# Property of matter gas liquid gas particles atoms or

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Property of matter Gas Liquid Gas Particles Atoms or molecules Atoms or molecules Atoms or molecules Energy and move- ment of particles Particles have high energy and are con- stantly moving Particles have less energy than in the gas phase Low energy - parti- cles vibrate around a fixed point Spaces between par- ticles Large spaces be- cause of high energy Smaller spaces than in gases Very little space between particles. Particles are tightly packed together Attractive forces be- tween particles Weak forces because of the large distance between particles Stronger forces than in gas. Liquids can be poured. Very strong forces. Solids have a fixed volume. Changes in phase In general a gas becomes a liquid or solid when it is cooled. Particles have less energy and therefore move closer together so that the attrac- tive forces become stronger, and the gas becomes a liquid or a solid A liquid becomes a gas if its tempera- ture is increased. It becomes a solid if its temperature de- creases. Solids become liq- uids or gases if their temperature is in- creased. Let’s look at an example that involves the three phases of water: ice (solid), water (liquid) and water vapour (gas). solid liquid gas Figure 2.7: The three phases of matter In a solid (e.g. ice), the water molecules have very little energy and can’t move away from each other. The molecules are held close together in a regular pattern called a lattice . If the ice is 27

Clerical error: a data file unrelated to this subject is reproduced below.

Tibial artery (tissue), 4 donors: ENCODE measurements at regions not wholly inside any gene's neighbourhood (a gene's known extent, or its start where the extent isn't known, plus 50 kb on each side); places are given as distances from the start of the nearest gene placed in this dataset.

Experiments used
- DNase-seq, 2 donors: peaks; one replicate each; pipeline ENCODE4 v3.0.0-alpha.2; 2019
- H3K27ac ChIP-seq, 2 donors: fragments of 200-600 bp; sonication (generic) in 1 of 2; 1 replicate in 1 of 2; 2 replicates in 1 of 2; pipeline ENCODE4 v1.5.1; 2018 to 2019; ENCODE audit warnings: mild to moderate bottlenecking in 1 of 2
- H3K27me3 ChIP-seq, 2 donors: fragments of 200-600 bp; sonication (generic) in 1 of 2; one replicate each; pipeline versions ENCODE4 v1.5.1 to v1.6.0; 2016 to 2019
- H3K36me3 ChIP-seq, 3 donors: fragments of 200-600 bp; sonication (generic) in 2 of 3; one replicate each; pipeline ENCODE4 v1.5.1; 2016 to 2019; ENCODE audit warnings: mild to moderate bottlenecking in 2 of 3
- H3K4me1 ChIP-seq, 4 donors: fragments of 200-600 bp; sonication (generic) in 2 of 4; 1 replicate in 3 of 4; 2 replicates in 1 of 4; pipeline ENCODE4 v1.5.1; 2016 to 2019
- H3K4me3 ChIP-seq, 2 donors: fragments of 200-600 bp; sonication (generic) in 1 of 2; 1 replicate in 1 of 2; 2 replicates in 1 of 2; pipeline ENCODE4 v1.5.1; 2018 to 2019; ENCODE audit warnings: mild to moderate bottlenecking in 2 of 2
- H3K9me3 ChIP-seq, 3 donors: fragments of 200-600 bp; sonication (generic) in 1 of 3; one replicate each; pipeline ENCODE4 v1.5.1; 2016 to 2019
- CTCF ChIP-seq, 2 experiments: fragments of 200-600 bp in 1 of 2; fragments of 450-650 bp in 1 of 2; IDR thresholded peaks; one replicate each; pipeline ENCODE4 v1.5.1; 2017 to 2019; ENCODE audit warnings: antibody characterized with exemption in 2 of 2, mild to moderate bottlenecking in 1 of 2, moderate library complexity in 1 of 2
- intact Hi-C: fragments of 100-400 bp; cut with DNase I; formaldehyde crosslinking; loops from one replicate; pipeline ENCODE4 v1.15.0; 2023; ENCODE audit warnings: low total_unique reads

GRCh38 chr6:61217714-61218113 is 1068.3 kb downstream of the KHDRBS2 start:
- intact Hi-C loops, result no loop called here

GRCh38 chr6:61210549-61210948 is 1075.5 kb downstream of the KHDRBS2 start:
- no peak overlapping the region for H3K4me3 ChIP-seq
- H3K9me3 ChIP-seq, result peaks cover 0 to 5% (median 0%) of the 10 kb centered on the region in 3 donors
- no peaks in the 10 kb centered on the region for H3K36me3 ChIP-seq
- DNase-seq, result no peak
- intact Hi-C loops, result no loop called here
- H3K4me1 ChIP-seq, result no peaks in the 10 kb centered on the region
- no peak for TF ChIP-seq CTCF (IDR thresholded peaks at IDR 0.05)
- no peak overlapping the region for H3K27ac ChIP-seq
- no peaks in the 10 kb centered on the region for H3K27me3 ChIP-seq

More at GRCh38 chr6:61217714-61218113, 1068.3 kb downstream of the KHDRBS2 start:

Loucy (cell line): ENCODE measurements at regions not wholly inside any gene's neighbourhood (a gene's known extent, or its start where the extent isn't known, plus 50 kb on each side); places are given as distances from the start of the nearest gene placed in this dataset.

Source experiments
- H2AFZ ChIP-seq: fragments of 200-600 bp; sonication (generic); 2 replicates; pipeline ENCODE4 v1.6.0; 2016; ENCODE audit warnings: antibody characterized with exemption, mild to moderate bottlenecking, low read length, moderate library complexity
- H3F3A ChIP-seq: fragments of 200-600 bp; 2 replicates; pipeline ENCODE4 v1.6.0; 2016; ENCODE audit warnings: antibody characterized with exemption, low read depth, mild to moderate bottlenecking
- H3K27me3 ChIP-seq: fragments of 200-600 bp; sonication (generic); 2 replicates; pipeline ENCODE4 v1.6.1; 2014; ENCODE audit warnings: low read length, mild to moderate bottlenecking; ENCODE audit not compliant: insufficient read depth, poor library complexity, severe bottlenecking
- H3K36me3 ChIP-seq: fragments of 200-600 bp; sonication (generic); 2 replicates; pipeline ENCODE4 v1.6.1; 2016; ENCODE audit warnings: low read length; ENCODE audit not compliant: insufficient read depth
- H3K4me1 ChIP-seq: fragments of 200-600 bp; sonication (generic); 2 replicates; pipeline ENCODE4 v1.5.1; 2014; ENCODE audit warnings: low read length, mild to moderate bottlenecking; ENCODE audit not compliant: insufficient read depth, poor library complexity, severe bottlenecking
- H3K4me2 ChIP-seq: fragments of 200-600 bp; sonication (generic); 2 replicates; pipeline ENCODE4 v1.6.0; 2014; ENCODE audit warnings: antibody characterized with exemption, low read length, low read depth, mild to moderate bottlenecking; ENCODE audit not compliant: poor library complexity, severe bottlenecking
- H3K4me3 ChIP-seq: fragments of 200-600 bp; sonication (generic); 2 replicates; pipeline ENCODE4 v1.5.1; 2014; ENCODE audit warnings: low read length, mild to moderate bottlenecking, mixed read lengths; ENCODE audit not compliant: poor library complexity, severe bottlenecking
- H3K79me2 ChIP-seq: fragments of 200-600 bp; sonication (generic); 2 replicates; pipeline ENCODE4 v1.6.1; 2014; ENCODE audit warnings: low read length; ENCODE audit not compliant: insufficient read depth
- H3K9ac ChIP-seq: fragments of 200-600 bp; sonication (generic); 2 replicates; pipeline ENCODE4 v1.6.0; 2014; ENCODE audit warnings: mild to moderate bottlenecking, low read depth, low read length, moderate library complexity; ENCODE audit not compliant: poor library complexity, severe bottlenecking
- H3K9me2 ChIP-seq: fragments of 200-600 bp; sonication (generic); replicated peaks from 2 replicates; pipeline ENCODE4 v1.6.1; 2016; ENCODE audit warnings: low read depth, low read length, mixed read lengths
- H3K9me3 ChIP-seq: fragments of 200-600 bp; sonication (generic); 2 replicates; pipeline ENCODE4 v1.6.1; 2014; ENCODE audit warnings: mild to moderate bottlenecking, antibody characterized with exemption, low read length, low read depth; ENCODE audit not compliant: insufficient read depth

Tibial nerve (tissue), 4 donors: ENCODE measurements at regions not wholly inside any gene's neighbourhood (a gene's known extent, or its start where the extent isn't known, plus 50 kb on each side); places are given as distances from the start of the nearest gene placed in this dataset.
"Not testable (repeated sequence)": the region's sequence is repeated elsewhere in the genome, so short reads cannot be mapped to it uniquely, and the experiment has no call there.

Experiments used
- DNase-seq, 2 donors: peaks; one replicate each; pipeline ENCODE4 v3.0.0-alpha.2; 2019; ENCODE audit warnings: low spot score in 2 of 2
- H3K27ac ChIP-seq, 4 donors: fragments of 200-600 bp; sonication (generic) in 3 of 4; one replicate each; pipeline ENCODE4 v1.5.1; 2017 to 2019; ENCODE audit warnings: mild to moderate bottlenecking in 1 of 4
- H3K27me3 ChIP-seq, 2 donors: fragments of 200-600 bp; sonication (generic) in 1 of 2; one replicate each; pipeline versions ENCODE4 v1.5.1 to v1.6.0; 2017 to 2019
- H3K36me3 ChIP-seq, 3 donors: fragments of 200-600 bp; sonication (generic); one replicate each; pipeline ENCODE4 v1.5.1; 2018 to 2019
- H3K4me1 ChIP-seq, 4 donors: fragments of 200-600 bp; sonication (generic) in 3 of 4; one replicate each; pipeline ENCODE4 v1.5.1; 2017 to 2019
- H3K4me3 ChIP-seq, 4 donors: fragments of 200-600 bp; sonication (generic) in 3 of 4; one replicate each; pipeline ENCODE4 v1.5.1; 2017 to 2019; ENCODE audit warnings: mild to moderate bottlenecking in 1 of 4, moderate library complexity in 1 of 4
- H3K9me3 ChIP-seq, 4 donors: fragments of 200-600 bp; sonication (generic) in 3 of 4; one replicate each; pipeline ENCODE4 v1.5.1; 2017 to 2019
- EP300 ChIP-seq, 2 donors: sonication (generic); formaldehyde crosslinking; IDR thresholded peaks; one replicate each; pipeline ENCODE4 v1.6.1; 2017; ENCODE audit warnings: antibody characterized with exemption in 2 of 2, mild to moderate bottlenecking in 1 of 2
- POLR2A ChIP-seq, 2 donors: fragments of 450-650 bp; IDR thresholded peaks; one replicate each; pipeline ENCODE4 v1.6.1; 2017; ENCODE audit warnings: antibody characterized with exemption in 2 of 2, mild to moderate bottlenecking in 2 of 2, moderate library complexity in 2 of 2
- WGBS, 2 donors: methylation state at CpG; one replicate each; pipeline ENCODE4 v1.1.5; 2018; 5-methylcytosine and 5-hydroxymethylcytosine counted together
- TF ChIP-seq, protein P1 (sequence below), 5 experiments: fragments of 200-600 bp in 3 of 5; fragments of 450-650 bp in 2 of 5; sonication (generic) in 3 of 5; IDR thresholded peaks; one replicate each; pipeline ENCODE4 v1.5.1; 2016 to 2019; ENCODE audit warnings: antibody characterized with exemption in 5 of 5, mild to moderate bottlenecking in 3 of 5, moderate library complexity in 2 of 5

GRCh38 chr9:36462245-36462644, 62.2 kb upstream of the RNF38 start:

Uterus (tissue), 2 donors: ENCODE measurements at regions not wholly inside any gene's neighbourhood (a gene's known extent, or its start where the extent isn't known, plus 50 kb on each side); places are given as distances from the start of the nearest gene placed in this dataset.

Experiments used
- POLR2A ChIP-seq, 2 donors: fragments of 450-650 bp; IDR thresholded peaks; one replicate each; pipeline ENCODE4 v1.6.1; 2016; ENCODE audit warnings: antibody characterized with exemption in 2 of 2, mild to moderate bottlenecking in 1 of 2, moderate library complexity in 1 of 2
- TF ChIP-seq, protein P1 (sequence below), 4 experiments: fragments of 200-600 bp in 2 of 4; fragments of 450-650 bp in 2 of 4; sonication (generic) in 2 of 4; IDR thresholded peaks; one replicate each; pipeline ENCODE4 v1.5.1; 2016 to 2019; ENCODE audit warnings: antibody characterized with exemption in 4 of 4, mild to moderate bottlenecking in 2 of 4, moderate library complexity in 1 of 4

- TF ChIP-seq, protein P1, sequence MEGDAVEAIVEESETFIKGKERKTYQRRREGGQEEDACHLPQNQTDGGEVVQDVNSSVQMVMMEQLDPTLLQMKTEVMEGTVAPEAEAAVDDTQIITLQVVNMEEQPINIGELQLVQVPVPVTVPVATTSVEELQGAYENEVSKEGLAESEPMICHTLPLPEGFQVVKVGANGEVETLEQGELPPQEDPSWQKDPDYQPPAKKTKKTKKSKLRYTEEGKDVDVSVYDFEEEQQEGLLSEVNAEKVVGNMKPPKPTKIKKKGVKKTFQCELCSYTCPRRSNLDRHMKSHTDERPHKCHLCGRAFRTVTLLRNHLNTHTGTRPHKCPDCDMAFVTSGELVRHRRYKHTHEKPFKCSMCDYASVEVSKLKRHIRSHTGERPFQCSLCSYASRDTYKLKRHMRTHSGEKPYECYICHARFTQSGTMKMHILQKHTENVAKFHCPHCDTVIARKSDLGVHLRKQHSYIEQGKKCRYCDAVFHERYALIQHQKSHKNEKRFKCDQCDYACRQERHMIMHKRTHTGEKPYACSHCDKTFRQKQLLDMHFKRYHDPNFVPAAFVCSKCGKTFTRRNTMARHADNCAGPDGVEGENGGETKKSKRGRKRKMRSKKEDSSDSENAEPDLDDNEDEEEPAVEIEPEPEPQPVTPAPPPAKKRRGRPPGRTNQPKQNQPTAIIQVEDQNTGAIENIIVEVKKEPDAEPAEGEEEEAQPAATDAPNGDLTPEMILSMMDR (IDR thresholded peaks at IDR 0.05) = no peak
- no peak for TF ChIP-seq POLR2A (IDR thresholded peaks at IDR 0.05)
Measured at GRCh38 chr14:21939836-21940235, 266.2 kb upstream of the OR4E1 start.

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2.5 CHAPTER 2. WHAT ARE THE OBJECTS AROUND US MADE OF? - GRADE 10 heated, the energy of the molecules increases. This means that some of the water molecules are able to overcome the intermolecular forces that are holding them together, and the molecules move further apart to form liquid water . This is why liquid water is able to flow, because the molecules are more free to move than they were in the solid lattice. If the molecules are heated further, the liquid water will become water vapour, which is a gas. Gas particles have lots of energy and are far away from each other. That is why it is difficult to keep a gas in a specific area! The attractive forces between the particles are very weak and they are only loosely held together. Figure 2.8 shows the changes in phase that may occur in matter, and the names that describe these processes. freezing melting evaporation condensation sublimation re-sublimation Liquid Solid Gas Figure 2.8: Changes in phase 2.5 The Properties of Matter Let us now look at what we have learned about chemical bonds, intermolecular forces and the kinetic theory of matter, and see whether this can help us to understand some of the macroscopic properties of materials. 1. Melting point Definition: Melting point The temperature at which a solid changes its phase or state to become a liquid . The reverse process (change in phase from liquid to solid) is called freezing .
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